Adaptive Mobile -- the cyber-security company that discovered the Simjacker attack -- published today a list of countries where local mobile operators ship SIM cards vulnerable to Simjacker.
The list includes 29 countries across five continents, albeit Adaptive Mobile did not list which telco providers are vulnerable in each:
Central America: Mexcio Guatemala Belize Dominican Republic El Salvador Honduras Panama Nicaragua Costa Rica
South America: Brazil Peru Colombia Ecuador Chile Argentina Uruguay Paraguay
Africa: Ivory Coast Ghana Benin Nigeria Cameroon
Europe: Italy Bulgaria Cyprus
Asia: Saudi Arabia Iraq Lebanon Palestine
What is Simjacker
The Simjacker attack was publicly disclosed in mid-September. The attack exploits SIM cards that come with a pre-installed Java applet named the S@T Browser.
If the mobile operator forgot to configure the "security level" of an S@T Browser app installed on its SIM cards, anyone could send a specially formatted binary SMS (called an OTA SMS) to a user's phone number and run malicious commands without the user's knowledge -- such as tracking the device's location, sending SMS messages, opening a browser, and more.
In September, Adaptive Mobile said the attack had been used in the real world but deferred offering additional details until this month, when its security researchers where scheduled to present the results of the Simjacker investigation at the Virus Bulletin 2019 security conference.
Simjacker attacks spotted in Mexico, Colombia, and Peru.
Now that the security conference has come and gone, the company kept its promise and provided more details about the Simjacker attacks it observed in the wild.
But besides listing all the countries where mobile operators have misconfigured SIM cards and have left the S@T Browser app open to attacks, Adaptive Mobile also revealed the countries where it detected attacks.
These are Mexico, Colombia, and Peru.
Even though Simjacker allowed for a broad spectrum of operations, Adaptive Mobile said the attack had only been used to track users' locations, and nothing more.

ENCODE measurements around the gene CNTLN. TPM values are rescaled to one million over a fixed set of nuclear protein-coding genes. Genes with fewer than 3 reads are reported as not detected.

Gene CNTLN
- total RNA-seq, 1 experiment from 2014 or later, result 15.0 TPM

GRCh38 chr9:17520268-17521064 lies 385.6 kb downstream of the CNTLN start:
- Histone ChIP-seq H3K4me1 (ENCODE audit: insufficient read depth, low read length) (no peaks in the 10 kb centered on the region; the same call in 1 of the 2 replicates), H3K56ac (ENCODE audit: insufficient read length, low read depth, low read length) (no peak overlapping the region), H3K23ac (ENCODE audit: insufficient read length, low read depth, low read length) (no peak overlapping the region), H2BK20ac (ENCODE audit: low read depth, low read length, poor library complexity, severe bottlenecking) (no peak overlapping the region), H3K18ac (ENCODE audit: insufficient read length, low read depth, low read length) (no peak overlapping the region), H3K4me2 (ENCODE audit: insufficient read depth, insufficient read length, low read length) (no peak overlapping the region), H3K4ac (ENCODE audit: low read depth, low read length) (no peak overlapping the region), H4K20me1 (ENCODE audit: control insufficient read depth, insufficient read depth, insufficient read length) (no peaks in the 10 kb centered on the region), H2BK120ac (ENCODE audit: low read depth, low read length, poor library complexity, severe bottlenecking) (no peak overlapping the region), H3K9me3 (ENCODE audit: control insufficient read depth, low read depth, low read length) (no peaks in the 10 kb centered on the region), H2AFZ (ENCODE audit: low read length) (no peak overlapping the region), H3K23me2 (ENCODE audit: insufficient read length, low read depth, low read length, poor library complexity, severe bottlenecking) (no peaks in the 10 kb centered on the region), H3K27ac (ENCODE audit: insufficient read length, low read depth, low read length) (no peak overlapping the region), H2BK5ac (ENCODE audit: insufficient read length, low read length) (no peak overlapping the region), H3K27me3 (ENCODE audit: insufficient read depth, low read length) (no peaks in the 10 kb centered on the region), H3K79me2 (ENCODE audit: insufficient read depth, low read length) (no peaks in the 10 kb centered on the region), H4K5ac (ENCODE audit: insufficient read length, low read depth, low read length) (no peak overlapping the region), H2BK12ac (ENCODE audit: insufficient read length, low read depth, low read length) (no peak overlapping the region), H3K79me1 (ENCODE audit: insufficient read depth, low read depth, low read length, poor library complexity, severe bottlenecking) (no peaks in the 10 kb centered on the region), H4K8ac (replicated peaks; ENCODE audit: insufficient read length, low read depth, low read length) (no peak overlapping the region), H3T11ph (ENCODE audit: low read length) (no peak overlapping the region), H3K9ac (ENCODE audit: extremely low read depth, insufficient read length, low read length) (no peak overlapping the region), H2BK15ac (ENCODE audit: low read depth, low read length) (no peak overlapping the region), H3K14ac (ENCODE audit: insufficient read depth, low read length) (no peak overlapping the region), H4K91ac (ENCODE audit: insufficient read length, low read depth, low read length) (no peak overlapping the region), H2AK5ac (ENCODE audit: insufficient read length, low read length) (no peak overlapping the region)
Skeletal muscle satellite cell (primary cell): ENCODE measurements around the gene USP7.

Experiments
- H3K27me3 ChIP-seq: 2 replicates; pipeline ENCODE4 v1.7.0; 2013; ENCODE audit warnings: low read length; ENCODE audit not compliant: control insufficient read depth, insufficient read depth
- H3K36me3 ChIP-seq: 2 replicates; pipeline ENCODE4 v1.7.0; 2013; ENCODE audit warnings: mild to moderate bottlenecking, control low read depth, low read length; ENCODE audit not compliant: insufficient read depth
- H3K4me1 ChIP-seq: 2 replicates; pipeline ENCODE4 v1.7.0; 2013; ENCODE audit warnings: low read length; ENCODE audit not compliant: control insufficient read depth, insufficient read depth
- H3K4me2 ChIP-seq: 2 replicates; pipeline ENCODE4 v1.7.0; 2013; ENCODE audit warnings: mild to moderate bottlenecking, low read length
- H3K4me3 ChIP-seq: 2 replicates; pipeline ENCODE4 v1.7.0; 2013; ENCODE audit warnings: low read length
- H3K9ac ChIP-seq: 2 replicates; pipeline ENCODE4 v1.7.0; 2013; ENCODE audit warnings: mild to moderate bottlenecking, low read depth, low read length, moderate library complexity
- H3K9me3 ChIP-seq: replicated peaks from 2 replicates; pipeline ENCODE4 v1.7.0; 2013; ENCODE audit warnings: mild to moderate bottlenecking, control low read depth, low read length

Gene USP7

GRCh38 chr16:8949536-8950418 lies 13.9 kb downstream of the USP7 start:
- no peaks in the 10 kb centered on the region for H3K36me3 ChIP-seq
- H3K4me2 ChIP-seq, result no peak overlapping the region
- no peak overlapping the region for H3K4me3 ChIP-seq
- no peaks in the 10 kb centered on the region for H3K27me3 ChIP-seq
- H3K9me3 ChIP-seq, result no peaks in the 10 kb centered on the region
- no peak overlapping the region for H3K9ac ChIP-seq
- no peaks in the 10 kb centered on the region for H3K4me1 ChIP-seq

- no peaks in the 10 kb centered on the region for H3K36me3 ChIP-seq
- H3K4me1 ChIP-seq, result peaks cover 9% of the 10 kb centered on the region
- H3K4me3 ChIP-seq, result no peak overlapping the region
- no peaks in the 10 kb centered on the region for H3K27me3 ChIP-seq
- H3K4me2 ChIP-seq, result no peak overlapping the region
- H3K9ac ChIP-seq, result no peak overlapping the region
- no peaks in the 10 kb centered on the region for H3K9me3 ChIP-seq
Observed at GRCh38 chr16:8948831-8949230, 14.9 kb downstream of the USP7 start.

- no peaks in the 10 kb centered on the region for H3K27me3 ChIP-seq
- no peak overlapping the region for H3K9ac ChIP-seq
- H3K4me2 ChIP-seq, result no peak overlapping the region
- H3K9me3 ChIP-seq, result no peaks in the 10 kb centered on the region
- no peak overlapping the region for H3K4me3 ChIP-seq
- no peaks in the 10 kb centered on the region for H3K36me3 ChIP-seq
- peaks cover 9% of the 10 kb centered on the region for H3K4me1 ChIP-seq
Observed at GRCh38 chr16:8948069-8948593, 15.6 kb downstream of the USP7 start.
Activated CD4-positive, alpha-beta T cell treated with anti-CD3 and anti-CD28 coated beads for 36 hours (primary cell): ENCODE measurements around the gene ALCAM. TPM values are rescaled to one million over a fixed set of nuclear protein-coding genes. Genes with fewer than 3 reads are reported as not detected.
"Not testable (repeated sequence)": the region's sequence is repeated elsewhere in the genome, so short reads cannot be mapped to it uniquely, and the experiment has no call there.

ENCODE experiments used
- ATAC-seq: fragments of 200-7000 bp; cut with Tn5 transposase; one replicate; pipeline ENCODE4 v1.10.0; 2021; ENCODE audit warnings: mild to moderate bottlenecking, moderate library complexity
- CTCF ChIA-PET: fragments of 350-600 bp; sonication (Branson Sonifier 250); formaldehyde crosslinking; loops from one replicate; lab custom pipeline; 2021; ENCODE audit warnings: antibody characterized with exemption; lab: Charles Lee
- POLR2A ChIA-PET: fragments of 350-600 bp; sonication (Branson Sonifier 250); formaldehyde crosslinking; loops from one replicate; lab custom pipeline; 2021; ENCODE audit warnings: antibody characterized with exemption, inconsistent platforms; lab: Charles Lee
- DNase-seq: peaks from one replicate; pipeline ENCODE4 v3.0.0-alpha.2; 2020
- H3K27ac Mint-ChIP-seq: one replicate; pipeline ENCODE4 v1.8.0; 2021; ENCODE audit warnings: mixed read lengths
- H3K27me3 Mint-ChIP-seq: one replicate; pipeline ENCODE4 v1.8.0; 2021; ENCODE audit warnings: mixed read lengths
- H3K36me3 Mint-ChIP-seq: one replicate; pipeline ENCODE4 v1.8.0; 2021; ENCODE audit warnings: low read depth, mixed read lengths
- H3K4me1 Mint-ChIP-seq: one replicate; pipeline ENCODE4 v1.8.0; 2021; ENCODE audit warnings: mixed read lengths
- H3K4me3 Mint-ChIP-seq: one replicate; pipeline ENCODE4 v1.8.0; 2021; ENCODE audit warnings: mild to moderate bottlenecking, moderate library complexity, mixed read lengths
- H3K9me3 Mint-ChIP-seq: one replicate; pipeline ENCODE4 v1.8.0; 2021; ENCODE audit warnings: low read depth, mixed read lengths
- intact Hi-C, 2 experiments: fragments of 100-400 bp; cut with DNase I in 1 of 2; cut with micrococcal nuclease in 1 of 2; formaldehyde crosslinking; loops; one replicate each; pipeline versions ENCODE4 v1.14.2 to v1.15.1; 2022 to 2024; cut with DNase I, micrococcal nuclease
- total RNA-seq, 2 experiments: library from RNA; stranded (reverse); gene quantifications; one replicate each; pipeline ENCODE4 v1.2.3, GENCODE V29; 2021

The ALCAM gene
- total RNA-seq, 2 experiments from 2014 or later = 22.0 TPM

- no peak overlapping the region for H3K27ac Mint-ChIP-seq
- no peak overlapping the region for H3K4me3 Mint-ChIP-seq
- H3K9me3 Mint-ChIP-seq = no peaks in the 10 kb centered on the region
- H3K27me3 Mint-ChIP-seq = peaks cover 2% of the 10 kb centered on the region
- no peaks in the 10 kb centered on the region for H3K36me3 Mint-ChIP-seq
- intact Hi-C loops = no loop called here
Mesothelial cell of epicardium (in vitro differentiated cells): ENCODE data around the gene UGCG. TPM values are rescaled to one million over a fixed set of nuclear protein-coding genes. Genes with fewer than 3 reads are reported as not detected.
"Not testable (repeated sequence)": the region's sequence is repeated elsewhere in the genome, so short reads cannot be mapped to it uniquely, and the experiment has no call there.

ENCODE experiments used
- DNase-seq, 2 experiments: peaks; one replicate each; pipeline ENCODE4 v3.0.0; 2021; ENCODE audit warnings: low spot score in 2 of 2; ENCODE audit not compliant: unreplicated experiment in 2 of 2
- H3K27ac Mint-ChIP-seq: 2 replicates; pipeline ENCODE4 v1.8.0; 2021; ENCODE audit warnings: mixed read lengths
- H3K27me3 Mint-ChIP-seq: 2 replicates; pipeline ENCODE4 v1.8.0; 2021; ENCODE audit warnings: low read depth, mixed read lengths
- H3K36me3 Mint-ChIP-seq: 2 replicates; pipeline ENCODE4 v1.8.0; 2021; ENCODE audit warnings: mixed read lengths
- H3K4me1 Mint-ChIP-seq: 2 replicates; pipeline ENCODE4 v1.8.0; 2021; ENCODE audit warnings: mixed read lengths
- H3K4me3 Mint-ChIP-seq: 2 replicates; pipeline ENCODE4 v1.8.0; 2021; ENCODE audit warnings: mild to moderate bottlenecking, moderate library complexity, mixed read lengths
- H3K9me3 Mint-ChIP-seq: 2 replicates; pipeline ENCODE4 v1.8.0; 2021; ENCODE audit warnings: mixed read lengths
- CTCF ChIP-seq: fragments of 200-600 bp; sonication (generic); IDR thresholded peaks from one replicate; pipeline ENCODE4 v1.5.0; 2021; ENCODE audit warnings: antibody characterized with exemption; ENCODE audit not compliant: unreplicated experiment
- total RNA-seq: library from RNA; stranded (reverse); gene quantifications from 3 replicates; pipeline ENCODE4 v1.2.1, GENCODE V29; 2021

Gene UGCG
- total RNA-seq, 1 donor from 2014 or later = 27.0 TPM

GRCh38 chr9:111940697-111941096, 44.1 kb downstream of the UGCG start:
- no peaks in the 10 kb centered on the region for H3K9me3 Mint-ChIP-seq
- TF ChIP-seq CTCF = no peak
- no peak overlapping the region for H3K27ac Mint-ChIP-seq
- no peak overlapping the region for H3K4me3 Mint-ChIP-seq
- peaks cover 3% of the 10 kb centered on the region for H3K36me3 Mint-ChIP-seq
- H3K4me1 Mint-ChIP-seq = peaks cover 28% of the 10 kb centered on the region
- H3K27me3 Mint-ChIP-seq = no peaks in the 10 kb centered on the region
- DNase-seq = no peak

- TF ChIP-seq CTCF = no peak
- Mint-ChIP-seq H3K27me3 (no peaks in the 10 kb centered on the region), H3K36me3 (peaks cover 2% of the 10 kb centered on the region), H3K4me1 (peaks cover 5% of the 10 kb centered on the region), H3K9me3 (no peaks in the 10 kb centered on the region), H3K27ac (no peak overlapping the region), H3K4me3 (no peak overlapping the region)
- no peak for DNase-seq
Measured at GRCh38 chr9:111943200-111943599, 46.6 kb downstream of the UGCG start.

The cyber-security company also said it found evidence that Simjacker was developed by a company that sells surveillance software to governments across the world.
"We have not named the specific company that we believe is responsible, as to do so, we would need to release some additional proof," Adaptive Mobile said in a blog post published today. "That proof would also reveal specific methods and information that would impact our ability to protect subscribers."
Despite Simjacker being a very scary attack, the company calls for calm.
"The 'average' person is not likely to be targeted," it said, "the main targets are probably those that are of interest to nation-state customers."
But for those who need assurances, SRLabs updated its SIMTester app last month to support Simjacker scans. The app will be able to tell users if they have the S@T Browser app installed on their SIM card, and if the app has been misconfigured and left vulnerable to Simjacker attacks.
Fewer users vulnerable to WIBattack
In addition, Adaptive Mobile also looked into WIBattack, a Simjacker-like attack that was disclosed at the end of September, and which works in the same way, but targets the WIB app installed on SIM cards, instead of S@T Browser.
After conducting their own tests, Adaptive Mobile said that the number of countries and mobile operators vulnerable to WIBattack is far smaller compared to the ones vulnerable to Simjacker -- 8 operators in 7 countries, compared to 61 operators in 29 countries.